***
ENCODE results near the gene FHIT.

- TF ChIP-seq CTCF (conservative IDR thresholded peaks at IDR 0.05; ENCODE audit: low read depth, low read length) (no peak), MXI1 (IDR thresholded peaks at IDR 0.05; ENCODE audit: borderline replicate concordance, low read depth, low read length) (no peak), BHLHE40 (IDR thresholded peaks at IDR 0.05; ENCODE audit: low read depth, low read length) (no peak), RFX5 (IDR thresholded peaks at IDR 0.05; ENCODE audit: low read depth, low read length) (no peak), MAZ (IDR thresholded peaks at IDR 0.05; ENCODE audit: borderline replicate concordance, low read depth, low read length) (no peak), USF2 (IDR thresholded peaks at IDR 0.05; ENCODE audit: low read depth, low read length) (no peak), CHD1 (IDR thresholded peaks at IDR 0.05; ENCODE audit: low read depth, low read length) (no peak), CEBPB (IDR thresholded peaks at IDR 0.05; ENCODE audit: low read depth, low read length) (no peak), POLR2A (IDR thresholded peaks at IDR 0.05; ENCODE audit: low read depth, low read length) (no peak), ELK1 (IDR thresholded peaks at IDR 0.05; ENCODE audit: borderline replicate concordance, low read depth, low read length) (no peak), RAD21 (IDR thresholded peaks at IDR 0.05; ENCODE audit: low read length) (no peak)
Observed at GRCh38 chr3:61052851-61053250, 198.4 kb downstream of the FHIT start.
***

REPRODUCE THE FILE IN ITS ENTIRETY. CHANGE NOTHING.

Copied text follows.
ENCODE results near the gene FHIT.

- TF ChIP-seq CTCF (conservative IDR thresholded peaks at IDR 0.05; ENCODE audit: low read depth, low read length) (no peak), MXI1 (IDR thresholded peaks at IDR 0.05; ENCODE audit: borderline replicate concordance, low read depth, low read length) (no peak), BHLHE40 (IDR thresholded peaks at IDR 0.05; ENCODE audit: low read depth, low read length) (no peak), RFX5 (IDR thresholded peaks at IDR 0.05; ENCODE audit: low read depth, low read length) (no peak), MAZ (IDR thresholded peaks at IDR 0.05; ENCODE audit: borderline replicate concordance, low read depth, low read length) (no peak), USF2 (IDR thresholded peaks at IDR 0.05; ENCODE audit: low read depth, low read length) (no peak), CHD1 (IDR thresholded peaks at IDR 0.05; ENCODE audit: low read depth, low read length) (no peak), CEBPB (IDR thresholded peaks at IDR 0.05; ENCODE audit: low read depth, low read length) (no peak), POLR2A (IDR thresholded peaks at IDR 0.05; ENCODE audit: low read depth, low read length) (no peak), ELK1 (IDR thresholded peaks at IDR 0.05; ENCODE audit: borderline replicate concordance, low read depth, low read length) (no peak), RAD21 (IDR thresholded peaks at IDR 0.05; ENCODE audit: low read length) (no peak)
Observed at GRCh38 chr3:61052851-61053250, 198.4 kb downstream of the FHIT start.